1. There’s not a ‘One Box Fits All’ Approach

Symptoms for people with the same type of EDS can dramatically vary – this makes it difficult to help you manage your condition and symptoms straight away. There are EDS online support groups, which may be helpful but there can be a lot of people arguing because of their own experiences. I am still part of these groups but it is worth bearing in mind and coming up with a plan that works for you. After all you know your body better than anybody else.


  1. Heat Can Temporarily Help Heal Pain

I went to Spain for a couple months at a time and didn’t feel cured but the joint pain was less severe. I am not sure if this has worked for other people but definitely did for me – which may be due to my Vitamin D insufficiency. If going abroad isn’t viable for long periods of time, then my go to items are a hot water bottle, an electric blanket and a bubble bath.


  1. Your Hair Will Start to Thin and Shred

I never have had the most amazing hair but when I was younger but at least I had a frizzball.  Now, I have the choice of spending lots of money of human hair extensions (that look medioka) and be in debt or not have hair at all. When I was first diagnosed with EDS, I knew I was vitamin D insufficiency but didn’t realise it would progress and most my hair would fall out so quick!


  1. Flat Feet should be Taken Care of Early On

I always knew I had flat… a common sign of EDS. However, I wasn’t told this would cause me to walk on the outer part of my feet and I was more susceptible to dislocated and broken ankles and splints would help prevent this.  It took me to break my ankle to know being referred to a foot and ankle specialist an orthotics. If you find you are having problems with your stability walking, you should flag this up to your rheumatologist early on to try and prevent more injuries.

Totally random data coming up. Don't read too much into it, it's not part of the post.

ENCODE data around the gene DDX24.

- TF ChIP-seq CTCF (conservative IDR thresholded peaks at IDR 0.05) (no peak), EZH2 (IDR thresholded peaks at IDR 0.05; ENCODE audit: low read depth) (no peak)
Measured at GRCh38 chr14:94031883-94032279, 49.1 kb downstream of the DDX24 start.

1. Your ‘Party Tricks’ Cause More Damage

If you have hyper-mobility EDS are flexible you are likely to be able to bend and your body in weird and wonderful ways that shock people. Although, you might not feel pain from this is actually causes more strain on your ligaments, so you might want to hold off on that.

Ehlers Danlos Syndrome

  1. An Elimination Diet isn’t a Miracle Cure

An elimination diet can help relieve some symptoms i.e. gluten free, lactose free and a low histamine diet. However, if you have other associated problems like Mast Cell Activation Disorder or oral food allergy syndrome don’t believe it can solve all your gut issues. I started to consult with an adult nutritionist and keep a journal of my triggers, which may help you too.


  1. Specialists Tend to Assess Individual Body Parts

As EDS, is caused by a collagen defect which can affect the tissue in your entire body – you would think your body is always looked as whole.  However, I have seen numerous specialists who look at each body part in isolation i.e. bladder, heart etc. This can make it very hard for all the joints to be connected up, and cause some specialists to treat you like a drug seeker. To get your body assessed as a whole for pain management, the best place is the Mayo Clinic, London. However, there is an extremely long waiting list for this so it’s best to ask for a referral shortly after seeing your diagnosis. Unless you can afford to go privately, of course.


  1. You Need Special Adjustments for Operations

Have you ever had an operation and wondered why you didn’t go down straight under? Well that’s because there is evidence people with EDS have a resistant to local anaesthetic. Also due to our fragile skin, it is better to be stitched up with butterfly stitches or natural stitches instead of synthetic ones.


  1. A Medical Bracelet Can Help Prevent Suspicion

You may be sat there thinking, EDS is an invisible illness but if you are quite young or look quite young people may think you are prone to domestic abuse. Once, I was sat in a hospital with a friend who lots of people assumed had beaten me up with bruises all over my neck. I frequently get these on my back too Or if you are exhausted it can help you get a seat on public transport.